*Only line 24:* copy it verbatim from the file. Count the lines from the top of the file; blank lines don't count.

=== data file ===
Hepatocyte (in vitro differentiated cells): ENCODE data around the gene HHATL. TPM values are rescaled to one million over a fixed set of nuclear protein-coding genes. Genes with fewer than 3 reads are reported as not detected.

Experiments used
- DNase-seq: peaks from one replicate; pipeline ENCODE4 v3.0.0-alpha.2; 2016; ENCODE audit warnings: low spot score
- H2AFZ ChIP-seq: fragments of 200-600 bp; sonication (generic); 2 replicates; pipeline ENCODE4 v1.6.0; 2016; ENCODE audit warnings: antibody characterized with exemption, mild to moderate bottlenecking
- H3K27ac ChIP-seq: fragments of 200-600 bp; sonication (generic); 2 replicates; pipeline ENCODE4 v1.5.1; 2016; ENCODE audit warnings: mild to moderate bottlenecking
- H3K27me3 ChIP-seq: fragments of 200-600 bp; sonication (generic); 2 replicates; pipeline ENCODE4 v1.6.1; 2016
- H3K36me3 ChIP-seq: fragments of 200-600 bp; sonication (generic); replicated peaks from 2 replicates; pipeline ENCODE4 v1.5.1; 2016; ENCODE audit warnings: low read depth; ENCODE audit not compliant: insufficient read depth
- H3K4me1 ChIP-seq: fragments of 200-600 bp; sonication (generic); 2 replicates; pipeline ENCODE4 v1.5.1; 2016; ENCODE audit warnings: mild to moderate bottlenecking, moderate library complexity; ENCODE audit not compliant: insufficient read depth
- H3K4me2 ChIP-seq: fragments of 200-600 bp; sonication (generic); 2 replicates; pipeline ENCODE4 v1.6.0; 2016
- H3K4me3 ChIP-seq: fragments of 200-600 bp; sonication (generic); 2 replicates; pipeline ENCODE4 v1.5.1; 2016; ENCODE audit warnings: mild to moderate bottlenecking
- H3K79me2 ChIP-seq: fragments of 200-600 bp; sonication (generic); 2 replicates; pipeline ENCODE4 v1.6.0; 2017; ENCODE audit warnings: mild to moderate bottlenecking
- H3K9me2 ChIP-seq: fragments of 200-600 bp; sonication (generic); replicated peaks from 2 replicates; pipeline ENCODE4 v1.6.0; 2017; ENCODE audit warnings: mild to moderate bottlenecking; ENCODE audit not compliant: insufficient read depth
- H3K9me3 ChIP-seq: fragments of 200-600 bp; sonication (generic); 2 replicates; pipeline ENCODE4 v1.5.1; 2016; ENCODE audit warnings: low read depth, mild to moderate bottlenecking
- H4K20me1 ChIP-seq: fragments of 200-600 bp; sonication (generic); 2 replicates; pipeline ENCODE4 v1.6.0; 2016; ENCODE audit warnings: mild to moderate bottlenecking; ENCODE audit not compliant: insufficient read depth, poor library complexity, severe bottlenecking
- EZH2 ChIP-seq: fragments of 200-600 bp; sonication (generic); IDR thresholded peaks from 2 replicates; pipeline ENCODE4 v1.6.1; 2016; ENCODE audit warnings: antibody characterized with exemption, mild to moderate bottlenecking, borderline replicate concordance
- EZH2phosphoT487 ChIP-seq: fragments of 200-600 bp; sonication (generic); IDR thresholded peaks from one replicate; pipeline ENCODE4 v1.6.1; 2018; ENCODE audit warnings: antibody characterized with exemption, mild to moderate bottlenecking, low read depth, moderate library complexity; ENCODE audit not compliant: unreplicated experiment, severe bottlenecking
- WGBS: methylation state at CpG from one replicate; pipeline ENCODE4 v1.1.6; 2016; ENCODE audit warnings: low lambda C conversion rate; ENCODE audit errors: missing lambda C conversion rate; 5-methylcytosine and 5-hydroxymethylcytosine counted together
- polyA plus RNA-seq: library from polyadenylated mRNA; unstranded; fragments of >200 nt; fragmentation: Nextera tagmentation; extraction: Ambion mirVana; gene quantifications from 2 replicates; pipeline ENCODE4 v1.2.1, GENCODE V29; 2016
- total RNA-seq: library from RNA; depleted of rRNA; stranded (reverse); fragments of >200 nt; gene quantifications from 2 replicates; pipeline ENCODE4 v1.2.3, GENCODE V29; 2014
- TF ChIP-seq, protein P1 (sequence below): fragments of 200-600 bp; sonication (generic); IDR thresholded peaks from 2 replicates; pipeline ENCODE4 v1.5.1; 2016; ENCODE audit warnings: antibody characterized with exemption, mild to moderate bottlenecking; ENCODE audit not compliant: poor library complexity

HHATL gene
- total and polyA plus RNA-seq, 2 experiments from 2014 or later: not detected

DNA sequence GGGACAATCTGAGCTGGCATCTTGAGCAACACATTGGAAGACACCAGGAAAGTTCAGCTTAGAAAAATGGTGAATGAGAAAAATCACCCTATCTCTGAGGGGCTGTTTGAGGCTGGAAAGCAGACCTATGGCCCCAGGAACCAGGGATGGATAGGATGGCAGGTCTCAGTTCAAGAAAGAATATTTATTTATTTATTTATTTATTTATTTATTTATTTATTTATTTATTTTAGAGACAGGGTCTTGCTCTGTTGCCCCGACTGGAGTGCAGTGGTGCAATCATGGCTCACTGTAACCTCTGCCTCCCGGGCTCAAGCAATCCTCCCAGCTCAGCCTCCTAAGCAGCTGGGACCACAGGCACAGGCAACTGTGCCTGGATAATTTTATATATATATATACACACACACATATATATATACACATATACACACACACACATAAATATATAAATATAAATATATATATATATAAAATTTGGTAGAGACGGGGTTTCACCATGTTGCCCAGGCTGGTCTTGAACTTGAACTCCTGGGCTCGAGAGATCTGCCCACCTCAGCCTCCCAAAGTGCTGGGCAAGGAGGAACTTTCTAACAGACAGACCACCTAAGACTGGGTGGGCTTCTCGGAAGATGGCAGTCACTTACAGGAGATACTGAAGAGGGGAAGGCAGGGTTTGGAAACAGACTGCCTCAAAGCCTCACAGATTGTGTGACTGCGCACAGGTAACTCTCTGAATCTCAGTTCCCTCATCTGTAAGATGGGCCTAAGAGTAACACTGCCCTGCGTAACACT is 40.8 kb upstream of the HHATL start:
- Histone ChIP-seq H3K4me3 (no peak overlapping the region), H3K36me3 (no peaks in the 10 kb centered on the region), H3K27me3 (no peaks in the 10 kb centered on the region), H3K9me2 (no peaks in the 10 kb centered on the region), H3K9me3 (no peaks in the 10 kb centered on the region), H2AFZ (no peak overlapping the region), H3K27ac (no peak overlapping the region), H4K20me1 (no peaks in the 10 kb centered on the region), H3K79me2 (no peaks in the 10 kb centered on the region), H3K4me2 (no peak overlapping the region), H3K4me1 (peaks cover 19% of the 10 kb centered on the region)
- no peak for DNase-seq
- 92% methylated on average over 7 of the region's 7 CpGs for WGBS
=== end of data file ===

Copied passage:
- Histone ChIP-seq H3K4me3 (no peak overlapping the region), H3K36me3 (no peaks in the 10 kb centered on the region), H3K27me3 (no peaks in the 10 kb centered on the region), H3K9me2 (no peaks in the 10 kb centered on the region), H3K9me3 (no peaks in the 10 kb centered on the region), H2AFZ (no peak overlapping the region), H3K27ac (no peak overlapping the region), H4K20me1 (no peaks in the 10 kb centered on the region), H3K79me2 (no peaks in the 10 kb centered on the region), H3K4me2 (no peak overlapping the region), H3K4me1 (peaks cover 19% of the 10 kb centered on the region)